After a yearlong delay, city officials will consider legalizing short-term rentals when the homeowner remains on the property.
Should the city allow property owners to list homes on vacation rental sites such as Airbnb for short-term stays as long as the owner is renting out a portion of their primary residence?
That’s a question Mayor Hagen Brody has wanted the City Commission to take up for years. On Monday, Oct. 18, he’s getting his wish: At Brody’s request, the commission is scheduled to discuss the possibility of establishing a policy on “hosted rentals” — a type of short-term rental in which an owner rents a portion of their home and continues to reside at the property, rather than renting an entire vacant dwelling.
The city currently prohibits short-term rentals, requiring a minimum rental period of seven days in residential areas. But Brody has argued hosted rentals are a different type of activity, one that provides benefits for residents who rent their houses and causes fewer problems for neighbors thanks to the sustained presence of a homeowner. He has characterized the legalization of hosted rentals as a policy that simultaneously acknowledges neighborhood concerns about rental activity and the realities of modern tourism.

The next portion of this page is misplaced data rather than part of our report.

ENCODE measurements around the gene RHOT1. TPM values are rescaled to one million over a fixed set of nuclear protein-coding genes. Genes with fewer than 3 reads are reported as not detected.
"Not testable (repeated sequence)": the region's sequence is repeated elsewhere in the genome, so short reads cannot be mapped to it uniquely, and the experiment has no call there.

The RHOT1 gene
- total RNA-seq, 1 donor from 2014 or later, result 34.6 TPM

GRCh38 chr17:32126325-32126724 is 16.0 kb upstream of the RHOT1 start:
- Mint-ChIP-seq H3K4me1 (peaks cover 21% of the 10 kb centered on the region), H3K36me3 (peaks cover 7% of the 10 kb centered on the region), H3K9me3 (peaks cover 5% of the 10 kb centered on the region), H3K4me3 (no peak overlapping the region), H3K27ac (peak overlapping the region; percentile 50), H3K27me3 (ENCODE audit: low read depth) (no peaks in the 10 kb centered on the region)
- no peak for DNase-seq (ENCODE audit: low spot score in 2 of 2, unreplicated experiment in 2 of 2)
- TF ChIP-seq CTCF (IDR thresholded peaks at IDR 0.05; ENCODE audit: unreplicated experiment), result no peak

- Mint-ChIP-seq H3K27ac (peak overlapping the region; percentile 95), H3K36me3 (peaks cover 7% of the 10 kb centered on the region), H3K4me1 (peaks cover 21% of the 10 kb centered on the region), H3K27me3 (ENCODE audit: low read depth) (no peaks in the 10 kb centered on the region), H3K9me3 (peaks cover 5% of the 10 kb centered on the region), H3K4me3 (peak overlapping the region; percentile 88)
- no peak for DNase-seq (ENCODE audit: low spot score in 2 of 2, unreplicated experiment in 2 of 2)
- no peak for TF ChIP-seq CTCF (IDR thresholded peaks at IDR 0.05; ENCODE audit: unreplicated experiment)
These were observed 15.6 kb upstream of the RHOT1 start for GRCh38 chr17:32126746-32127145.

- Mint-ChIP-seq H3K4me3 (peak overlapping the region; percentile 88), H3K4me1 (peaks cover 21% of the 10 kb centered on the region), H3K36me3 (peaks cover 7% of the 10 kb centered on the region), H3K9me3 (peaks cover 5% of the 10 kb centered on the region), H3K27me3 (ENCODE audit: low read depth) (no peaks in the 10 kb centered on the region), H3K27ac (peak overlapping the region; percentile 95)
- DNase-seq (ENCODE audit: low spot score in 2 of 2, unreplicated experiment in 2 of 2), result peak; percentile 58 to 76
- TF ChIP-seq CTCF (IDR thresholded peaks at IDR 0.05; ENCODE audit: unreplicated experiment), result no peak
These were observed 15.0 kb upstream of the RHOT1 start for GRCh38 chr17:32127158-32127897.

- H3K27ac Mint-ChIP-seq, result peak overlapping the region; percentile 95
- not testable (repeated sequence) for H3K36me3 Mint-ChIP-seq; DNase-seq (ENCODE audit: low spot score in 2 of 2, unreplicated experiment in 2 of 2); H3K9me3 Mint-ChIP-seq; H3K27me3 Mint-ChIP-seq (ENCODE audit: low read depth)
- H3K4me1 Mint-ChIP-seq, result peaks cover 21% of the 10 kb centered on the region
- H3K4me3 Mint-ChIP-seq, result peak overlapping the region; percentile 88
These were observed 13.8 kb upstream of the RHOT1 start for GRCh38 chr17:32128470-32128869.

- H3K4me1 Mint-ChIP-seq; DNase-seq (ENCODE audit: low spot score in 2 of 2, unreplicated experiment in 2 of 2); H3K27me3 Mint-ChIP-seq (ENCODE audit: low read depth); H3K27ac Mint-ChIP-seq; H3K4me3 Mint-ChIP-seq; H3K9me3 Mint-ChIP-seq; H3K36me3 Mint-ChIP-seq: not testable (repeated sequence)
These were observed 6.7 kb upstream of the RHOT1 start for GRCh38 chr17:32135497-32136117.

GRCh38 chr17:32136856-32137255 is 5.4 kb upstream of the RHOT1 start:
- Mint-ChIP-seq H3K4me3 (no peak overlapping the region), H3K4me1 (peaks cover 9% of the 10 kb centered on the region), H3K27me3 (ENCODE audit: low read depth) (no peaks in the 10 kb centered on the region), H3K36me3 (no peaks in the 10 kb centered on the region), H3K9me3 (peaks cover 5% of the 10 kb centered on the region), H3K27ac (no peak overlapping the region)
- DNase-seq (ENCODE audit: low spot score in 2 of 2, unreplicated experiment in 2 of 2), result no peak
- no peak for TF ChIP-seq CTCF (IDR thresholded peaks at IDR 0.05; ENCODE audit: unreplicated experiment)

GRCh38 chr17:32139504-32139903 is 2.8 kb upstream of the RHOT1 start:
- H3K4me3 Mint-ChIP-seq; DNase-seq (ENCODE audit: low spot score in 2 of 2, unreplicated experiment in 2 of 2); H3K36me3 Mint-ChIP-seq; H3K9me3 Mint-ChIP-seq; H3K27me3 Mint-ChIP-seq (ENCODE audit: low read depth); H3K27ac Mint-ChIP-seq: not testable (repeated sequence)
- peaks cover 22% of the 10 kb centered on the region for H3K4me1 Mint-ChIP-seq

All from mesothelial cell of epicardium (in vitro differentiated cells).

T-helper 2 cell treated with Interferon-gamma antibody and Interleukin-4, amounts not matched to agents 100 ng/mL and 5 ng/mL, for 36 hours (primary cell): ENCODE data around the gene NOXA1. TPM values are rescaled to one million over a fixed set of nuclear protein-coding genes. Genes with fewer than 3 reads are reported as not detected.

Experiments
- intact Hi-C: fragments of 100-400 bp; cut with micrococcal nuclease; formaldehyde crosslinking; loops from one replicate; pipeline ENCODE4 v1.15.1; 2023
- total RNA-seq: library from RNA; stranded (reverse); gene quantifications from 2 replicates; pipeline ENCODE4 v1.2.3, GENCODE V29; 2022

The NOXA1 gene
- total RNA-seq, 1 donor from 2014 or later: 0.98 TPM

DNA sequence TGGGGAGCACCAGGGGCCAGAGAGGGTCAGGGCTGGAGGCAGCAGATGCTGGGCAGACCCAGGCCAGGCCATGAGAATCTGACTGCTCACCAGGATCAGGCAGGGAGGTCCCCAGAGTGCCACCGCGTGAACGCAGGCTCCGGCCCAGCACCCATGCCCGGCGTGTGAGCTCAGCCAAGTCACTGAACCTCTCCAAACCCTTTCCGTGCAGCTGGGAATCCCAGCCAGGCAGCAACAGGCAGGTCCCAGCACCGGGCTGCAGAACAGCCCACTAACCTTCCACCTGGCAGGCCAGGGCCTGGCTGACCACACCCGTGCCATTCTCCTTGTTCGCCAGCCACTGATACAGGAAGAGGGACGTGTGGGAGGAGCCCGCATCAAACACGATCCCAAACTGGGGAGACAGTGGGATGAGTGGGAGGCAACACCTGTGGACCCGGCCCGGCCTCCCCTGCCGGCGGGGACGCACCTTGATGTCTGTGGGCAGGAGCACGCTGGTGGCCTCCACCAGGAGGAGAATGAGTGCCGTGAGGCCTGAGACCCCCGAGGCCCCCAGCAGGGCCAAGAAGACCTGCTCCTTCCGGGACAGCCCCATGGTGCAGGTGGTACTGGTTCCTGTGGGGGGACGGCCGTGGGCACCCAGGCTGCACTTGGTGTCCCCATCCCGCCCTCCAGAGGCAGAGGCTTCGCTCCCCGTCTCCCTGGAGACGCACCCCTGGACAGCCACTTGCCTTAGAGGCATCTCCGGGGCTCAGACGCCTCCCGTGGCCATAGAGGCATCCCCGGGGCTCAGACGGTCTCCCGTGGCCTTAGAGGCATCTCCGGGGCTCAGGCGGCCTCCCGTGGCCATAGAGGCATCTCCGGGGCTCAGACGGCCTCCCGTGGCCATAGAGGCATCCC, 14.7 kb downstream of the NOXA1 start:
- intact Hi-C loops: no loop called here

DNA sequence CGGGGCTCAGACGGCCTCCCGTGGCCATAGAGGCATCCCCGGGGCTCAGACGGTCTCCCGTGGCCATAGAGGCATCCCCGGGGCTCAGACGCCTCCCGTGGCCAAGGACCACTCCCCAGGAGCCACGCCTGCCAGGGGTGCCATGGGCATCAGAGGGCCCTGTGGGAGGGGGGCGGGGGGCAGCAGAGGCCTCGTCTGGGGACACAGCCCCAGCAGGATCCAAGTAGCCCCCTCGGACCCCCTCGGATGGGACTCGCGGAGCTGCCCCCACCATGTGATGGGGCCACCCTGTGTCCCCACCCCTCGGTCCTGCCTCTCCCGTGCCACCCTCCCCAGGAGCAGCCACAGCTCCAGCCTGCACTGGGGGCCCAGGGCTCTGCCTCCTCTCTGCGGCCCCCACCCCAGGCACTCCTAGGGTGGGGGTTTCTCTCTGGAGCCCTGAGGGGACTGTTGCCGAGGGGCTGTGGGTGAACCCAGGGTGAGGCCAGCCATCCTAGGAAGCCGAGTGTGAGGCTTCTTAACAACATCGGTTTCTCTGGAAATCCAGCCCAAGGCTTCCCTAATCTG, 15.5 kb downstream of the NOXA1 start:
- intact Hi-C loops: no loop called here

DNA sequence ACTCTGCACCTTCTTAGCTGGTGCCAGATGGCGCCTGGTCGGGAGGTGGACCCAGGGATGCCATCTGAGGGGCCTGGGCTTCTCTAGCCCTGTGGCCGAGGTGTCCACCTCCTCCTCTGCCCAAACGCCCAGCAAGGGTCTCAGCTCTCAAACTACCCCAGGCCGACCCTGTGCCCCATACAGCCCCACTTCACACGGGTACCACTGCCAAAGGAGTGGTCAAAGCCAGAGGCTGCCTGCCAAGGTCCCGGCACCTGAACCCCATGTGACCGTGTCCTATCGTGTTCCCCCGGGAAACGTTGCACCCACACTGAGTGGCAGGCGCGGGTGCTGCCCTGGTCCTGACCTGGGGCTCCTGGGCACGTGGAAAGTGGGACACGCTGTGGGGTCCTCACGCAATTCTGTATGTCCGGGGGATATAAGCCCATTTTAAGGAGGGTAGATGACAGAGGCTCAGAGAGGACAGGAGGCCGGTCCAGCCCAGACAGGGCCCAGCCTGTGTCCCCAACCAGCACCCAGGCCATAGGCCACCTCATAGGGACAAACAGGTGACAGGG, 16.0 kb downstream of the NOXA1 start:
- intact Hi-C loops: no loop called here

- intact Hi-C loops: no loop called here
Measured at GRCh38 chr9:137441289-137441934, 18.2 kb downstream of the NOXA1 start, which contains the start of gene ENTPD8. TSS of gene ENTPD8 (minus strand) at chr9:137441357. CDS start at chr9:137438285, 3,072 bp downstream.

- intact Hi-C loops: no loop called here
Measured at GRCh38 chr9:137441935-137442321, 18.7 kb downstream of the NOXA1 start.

“There’s a middle ground between banning short-term rentals and complete deregulation,” Brody said in 2018.
Although state regulations limit the city’s ability to adjust its vacation rental regulations, City Attorney Robert Fournier said in a 2020 memo that the commission is free to regulate hosted rentals as officials see fit — including permitting rentals shorter than one week. Under current regulations, Fournier said any homeowners renting out a single bedroom in their primary residence are likely doing so in violation of the city’s zoning code.
In previous conversations at the commission level, Brody has failed to build support for legalizing hosted rentals. The commission was scheduled to discuss Fournier’s report in October 2020, but the board agreed to postpone that discussion indefinitely, with Brody casting the lone dissenting vote. At the time, Commissioner Jen Ahearn-Koch said she felt neighborhood groups had not had adequate opportunity to consider the topic.
Chris Goglia, president of the St. Armands Residents Association, emailed commissioners Tuesday encouraging them to ensure any hosted rental regulations couldn’t be exploited to the detriment of neighboring residents. He suggested limiting the number of allowed overnight guests, restricting rentals to once per week and limiting the use of hosted rentals for properties owned by an individual, rather than an entity such as an LLC or trust.
Although St. Armands residents have raised concerns about other rental activity on the barrier island, Goglia said he was not taking a stance on the question of whether hosted rentals should be permitted. Still, he feared any loopholes in relevant legislation could invite problems.
“... My concern is that this could someday be used by bad actors to circumvent the city’s vacation rental ordinance,” Goglia wrote.
The full agenda for Monday’s meeting is available on the city’s website.
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